seen      Him, neither knows Him.  (I Jn. 3:6)
Whosoever      is born of God does not commit sin; for his seed
remaineth      in him: and he cannot sin, because he is born of God. 
(I      Jn. 3:9)
          A Christian cannot say, “I have no sin.” That, as John puts it,      is
self-deception.      In fact, if we actually say that, it is evidence that the
Truth is not in      us. Why? Because the Truth in us will make it
painfully      obviously to us that we DO sin. And it will also provide
the redemptive      solution in Christ.
          Yet despite fully confessing that we do sin, John says that if we
abide in Him we      “sinneth not.” He adds that if we are born of God
we do not commit      sin. How can both be true?
          Well, the Greek words behind “sinneth not,” and “does not
commit sin”      are words which carry the meaning of habitual, willful
sin. This is sin      which is embraced by the one sinning, and sin with
which the sinner      is at ease. It is sin which meets with no resistance
in the will of      the person sinning. This is an attitude towards sin
which a born      again believer will never have.
          If you look around you, you might see people who claim to be
born again, but      who continue to act as if they are not. It might seem
as if they are      “sinning that grace might abound.” Well, we cannot
know what is in      their heart — although we can certainly call any acts
of sin what they      are. That kind of person could actually hate the
fact they are      sinning, and be in the process of crying out to God for
help. Or they      may not really be born again. It is up to God to judge.
Not      Wanting To Sin
          A real Christian doesn’t WANT to sin. There is a reason for this.
It’s because you      cannot become a genuine Christian unless you
have first      repented of wanting to sin. To become a Christian, you
must repent,      embrace forgiveness, and in an attitude of need,
receive the      grace of God. If you still want to sin, you aren’t going
to do any of      that.
          You see, Christianity is not a religion to adopt, or a list of
teachings to      start obeying. It is a new birth. If I am a Christian, I
won’t want to      sin because I have entered into Christ forsaking sin.
I have repented      of “wanting to sin.”
          Now, don’t get this mixed up with the flesh “wanting to sin.”      The
flesh often      likes to sin. There are still pulls of the flesh to overcome
once we are      Christians. That is why the Bible says that the flesh
and the Spirit      are contrary to one another and constantly at war.
We have our      flesh, which tends towards sin. But we have our
inner man, who      does not want to sin. We must yield our members
to the Holy      Spirit, and not to the flesh.
          Some Christians have trouble with this distinction between the
flesh wanting to      sin, and THEM wanting to sin. They see that their
flesh has      certain pulls and it convinces them that they want to sin.
But the fact is,      if I am worried about it at all, then I probably don’t
want to sin. I      probably hate the fact that my flesh likes certain sins.
This resistance      to sin in me is from the new life God birthed in me.
          Read Romans 7. There we find Paul telling us that that he does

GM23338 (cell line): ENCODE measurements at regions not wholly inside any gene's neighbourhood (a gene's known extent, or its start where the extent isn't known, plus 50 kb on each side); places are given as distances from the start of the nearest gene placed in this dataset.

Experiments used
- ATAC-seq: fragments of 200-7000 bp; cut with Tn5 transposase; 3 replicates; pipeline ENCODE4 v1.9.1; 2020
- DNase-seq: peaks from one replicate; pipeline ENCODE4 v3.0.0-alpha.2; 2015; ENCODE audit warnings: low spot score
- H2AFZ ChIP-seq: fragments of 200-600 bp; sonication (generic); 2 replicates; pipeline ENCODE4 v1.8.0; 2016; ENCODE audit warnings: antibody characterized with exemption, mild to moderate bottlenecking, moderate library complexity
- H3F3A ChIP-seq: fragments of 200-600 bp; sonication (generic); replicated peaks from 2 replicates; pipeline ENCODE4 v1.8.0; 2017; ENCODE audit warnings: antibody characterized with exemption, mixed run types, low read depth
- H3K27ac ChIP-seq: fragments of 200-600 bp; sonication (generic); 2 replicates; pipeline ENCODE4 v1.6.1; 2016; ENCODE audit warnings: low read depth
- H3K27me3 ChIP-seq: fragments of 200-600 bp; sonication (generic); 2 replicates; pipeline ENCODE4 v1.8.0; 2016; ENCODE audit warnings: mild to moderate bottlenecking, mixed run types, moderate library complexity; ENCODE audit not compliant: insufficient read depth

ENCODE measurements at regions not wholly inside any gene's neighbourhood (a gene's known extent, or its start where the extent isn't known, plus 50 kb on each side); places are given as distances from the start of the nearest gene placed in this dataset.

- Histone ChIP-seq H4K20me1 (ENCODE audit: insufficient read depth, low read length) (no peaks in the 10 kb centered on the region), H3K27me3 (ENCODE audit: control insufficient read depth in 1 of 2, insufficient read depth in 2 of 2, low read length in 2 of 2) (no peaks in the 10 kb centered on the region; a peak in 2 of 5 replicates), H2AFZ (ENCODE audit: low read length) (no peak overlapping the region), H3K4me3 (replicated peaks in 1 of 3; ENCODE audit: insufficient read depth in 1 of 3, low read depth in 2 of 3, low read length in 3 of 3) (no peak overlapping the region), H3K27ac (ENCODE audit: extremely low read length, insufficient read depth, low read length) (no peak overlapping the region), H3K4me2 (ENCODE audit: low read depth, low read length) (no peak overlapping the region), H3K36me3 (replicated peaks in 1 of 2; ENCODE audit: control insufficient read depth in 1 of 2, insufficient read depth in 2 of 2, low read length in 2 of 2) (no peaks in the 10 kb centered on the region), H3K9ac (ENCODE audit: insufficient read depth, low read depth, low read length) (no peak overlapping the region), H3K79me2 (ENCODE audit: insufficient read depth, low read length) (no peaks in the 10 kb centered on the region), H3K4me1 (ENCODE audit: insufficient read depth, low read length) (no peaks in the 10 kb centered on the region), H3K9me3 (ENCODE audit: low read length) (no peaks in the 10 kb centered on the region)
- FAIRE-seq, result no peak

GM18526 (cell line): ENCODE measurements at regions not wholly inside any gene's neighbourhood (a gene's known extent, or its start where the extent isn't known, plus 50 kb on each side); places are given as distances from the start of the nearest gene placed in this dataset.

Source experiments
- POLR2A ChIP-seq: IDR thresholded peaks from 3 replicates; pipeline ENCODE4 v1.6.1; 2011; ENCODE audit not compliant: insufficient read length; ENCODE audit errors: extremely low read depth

not want to sin,      but does sin. It is almost like he is describing two
people. But we      are no different. A real Christian does not want to
sin. But his      flesh, the law of sin within, does tend towards sin. His
life is spent      learning how to yield to God and overcome the flesh
through the      victory of Christ.
Cleansed      From All Sin
          So what is the relationship a truly converted Christian has to
sin? He doesn’t      want to sin, but often does sin. He desires to
obey God, but      often fails. He makes lots of mistakes. But always,
before, during,      and after he sins, he is in Christ. And Christ took
away all sin.
          We also see this in I John:
My      little children, these things write I unto you, that ye sin not. And
any      man sin, we have an advocate with the Father, Jesus Christ
the      righteous.  (I Jn. 2:1)
But      if we walk in the light, as he is in the light, we have fellowship
one      with another, and the blood of Jesus Christ His Son cleanses
us      from all sin.  (I Jn. 1:7)
If      we confess our sins, he is faithful and just to forgive us our sins,
and      to cleanse us from all unrighteousness.  (I Jn. 1:9)
          Now notice what it says here: The Blood of Christ cleanses us
from ALL sin.      How much sin? ALL sin. Likewise, we are cleansed
from ALL      unrighteousness. How much unrighteousness? ALL
unrighteousness.      No wonder there is NO condemnation for those
in Christ. There      is no sin or unrighteousness there to condemn. It is
The      Good News
          For two-thousand years, much of this Truth has been preached
backwards. We      have been told that we must “do this or that” to
“keep      in” the grace of God, and to “keep out” of condemnation.
The Truth is, we      are ALREADY in the grace of God, and ALREADY
delivered from      condemnation. Because of that, we “do this or that.”
Because we have      received the grace of God, we obey God. And
because we have      been delivered from condemnation, we obey
          But we don’t do it perfectly. Not even close. Christians sin all the
time. But when      we do sin, we do not then come under
condemnation. We      come under the grace and forgiveness of God.
THAT is New      Covenant Christianity. That is the gospel. It is the
result of what      Jesus Christ has done through His finished victory.

2 Responses to “I HATE SIN,,,HOW BOUT YOU?”